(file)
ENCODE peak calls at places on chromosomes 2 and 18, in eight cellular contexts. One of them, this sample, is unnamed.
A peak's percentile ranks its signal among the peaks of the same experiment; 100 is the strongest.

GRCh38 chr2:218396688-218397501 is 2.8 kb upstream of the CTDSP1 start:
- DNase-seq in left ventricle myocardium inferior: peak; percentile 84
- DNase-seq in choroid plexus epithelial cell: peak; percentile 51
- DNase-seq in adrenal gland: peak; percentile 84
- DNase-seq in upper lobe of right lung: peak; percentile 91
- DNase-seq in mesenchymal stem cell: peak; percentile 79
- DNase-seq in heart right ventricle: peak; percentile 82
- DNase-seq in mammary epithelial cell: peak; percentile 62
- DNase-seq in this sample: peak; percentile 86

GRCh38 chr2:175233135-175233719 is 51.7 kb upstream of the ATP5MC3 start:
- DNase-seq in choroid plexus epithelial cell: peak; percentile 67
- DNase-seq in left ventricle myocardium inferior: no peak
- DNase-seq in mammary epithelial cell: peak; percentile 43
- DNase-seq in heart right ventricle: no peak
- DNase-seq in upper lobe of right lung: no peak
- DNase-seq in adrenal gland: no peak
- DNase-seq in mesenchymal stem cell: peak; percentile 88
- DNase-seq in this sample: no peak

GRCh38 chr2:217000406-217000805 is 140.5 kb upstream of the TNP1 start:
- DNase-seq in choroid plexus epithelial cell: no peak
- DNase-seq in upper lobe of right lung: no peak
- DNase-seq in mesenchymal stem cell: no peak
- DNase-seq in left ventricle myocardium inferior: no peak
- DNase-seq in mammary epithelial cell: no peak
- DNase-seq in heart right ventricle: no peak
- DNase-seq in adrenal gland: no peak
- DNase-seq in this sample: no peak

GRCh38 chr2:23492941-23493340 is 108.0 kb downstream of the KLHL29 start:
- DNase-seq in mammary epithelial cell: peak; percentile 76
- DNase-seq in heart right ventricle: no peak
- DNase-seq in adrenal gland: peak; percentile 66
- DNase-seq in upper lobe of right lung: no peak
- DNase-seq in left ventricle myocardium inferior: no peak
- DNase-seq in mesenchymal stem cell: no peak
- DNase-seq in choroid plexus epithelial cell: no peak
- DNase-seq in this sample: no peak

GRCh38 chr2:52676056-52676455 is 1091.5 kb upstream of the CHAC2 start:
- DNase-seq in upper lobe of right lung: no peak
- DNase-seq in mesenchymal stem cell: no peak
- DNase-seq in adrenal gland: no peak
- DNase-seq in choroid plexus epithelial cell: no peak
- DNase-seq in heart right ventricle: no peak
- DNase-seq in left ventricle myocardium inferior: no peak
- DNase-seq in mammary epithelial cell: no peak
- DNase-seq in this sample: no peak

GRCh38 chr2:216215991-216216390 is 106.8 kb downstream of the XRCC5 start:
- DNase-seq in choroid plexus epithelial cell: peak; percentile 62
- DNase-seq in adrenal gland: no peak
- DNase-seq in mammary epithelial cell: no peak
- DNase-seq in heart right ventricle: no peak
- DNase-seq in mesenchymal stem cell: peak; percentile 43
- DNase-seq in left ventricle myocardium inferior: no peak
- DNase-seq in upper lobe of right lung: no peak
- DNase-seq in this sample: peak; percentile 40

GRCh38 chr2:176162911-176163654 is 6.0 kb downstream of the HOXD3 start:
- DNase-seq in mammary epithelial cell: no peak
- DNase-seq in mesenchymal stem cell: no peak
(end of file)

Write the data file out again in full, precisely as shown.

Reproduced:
ENCODE peak calls at places on chromosomes 2 and 18, in eight cellular contexts. One of them, this sample, is unnamed.
A peak's percentile ranks its signal among the peaks of the same experiment; 100 is the strongest.

GRCh38 chr2:218396688-218397501 is 2.8 kb upstream of the CTDSP1 start:
- DNase-seq in left ventricle myocardium inferior: peak; percentile 84
- DNase-seq in choroid plexus epithelial cell: peak; percentile 51
- DNase-seq in adrenal gland: peak; percentile 84
- DNase-seq in upper lobe of right lung: peak; percentile 91
- DNase-seq in mesenchymal stem cell: peak; percentile 79
- DNase-seq in heart right ventricle: peak; percentile 82
- DNase-seq in mammary epithelial cell: peak; percentile 62
- DNase-seq in this sample: peak; percentile 86

GRCh38 chr2:175233135-175233719 is 51.7 kb upstream of the ATP5MC3 start:
- DNase-seq in choroid plexus epithelial cell: peak; percentile 67
- DNase-seq in left ventricle myocardium inferior: no peak
- DNase-seq in mammary epithelial cell: peak; percentile 43
- DNase-seq in heart right ventricle: no peak
- DNase-seq in upper lobe of right lung: no peak
- DNase-seq in adrenal gland: no peak
- DNase-seq in mesenchymal stem cell: peak; percentile 88
- DNase-seq in this sample: no peak

GRCh38 chr2:217000406-217000805 is 140.5 kb upstream of the TNP1 start:
- DNase-seq in choroid plexus epithelial cell: no peak
- DNase-seq in upper lobe of right lung: no peak
- DNase-seq in mesenchymal stem cell: no peak
- DNase-seq in left ventricle myocardium inferior: no peak
- DNase-seq in mammary epithelial cell: no peak
- DNase-seq in heart right ventricle: no peak
- DNase-seq in adrenal gland: no peak
- DNase-seq in this sample: no peak

GRCh38 chr2:23492941-23493340 is 108.0 kb downstream of the KLHL29 start:
- DNase-seq in mammary epithelial cell: peak; percentile 76
- DNase-seq in heart right ventricle: no peak
- DNase-seq in adrenal gland: peak; percentile 66
- DNase-seq in upper lobe of right lung: no peak
- DNase-seq in left ventricle myocardium inferior: no peak
- DNase-seq in mesenchymal stem cell: no peak
- DNase-seq in choroid plexus epithelial cell: no peak
- DNase-seq in this sample: no peak

GRCh38 chr2:52676056-52676455 is 1091.5 kb upstream of the CHAC2 start:
- DNase-seq in upper lobe of right lung: no peak
- DNase-seq in mesenchymal stem cell: no peak
- DNase-seq in adrenal gland: no peak
- DNase-seq in choroid plexus epithelial cell: no peak
- DNase-seq in heart right ventricle: no peak
- DNase-seq in left ventricle myocardium inferior: no peak
- DNase-seq in mammary epithelial cell: no peak
- DNase-seq in this sample: no peak

GRCh38 chr2:216215991-216216390 is 106.8 kb downstream of the XRCC5 start:
- DNase-seq in choroid plexus epithelial cell: peak; percentile 62
- DNase-seq in adrenal gland: no peak
- DNase-seq in mammary epithelial cell: no peak
- DNase-seq in heart right ventricle: no peak
- DNase-seq in mesenchymal stem cell: peak; percentile 43
- DNase-seq in left ventricle myocardium inferior: no peak
- DNase-seq in upper lobe of right lung: no peak
- DNase-seq in this sample: peak; percentile 40

GRCh38 chr2:176162911-176163654 is 6.0 kb downstream of the HOXD3 start:
- DNase-seq in mammary epithelial cell: no peak
- DNase-seq in mesenchymal stem cell: no peak